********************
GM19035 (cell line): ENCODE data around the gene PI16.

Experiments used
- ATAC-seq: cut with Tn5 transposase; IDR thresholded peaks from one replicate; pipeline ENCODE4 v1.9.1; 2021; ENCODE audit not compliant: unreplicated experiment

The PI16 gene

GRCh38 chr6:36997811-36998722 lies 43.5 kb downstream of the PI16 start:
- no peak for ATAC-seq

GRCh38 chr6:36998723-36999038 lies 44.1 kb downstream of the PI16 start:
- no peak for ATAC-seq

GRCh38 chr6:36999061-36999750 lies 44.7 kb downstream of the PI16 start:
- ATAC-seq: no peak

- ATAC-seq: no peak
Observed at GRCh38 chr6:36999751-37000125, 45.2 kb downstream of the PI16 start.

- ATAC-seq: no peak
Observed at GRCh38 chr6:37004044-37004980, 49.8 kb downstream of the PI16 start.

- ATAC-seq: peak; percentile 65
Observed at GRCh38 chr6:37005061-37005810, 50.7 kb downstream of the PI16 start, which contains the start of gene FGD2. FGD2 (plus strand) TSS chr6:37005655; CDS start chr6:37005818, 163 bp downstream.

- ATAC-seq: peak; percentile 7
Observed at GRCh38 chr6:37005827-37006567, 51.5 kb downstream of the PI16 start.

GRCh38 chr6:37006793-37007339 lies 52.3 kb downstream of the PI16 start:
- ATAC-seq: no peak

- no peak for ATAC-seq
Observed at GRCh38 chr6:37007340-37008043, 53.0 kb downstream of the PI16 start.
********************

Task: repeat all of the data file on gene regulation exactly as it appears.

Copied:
GM19035 (cell line): ENCODE data around the gene PI16.

Experiments used
- ATAC-seq: cut with Tn5 transposase; IDR thresholded peaks from one replicate; pipeline ENCODE4 v1.9.1; 2021; ENCODE audit not compliant: unreplicated experiment

The PI16 gene

GRCh38 chr6:36997811-36998722 lies 43.5 kb downstream of the PI16 start:
- no peak for ATAC-seq

GRCh38 chr6:36998723-36999038 lies 44.1 kb downstream of the PI16 start:
- no peak for ATAC-seq

GRCh38 chr6:36999061-36999750 lies 44.7 kb downstream of the PI16 start:
- ATAC-seq: no peak

- ATAC-seq: no peak
Observed at GRCh38 chr6:36999751-37000125, 45.2 kb downstream of the PI16 start.

- ATAC-seq: no peak
Observed at GRCh38 chr6:37004044-37004980, 49.8 kb downstream of the PI16 start.

- ATAC-seq: peak; percentile 65
Observed at GRCh38 chr6:37005061-37005810, 50.7 kb downstream of the PI16 start, which contains the start of gene FGD2. FGD2 (plus strand) TSS chr6:37005655; CDS start chr6:37005818, 163 bp downstream.

- ATAC-seq: peak; percentile 7
Observed at GRCh38 chr6:37005827-37006567, 51.5 kb downstream of the PI16 start.

GRCh38 chr6:37006793-37007339 lies 52.3 kb downstream of the PI16 start:
- ATAC-seq: no peak

- no peak for ATAC-seq
Observed at GRCh38 chr6:37007340-37008043, 53.0 kb downstream of the PI16 start.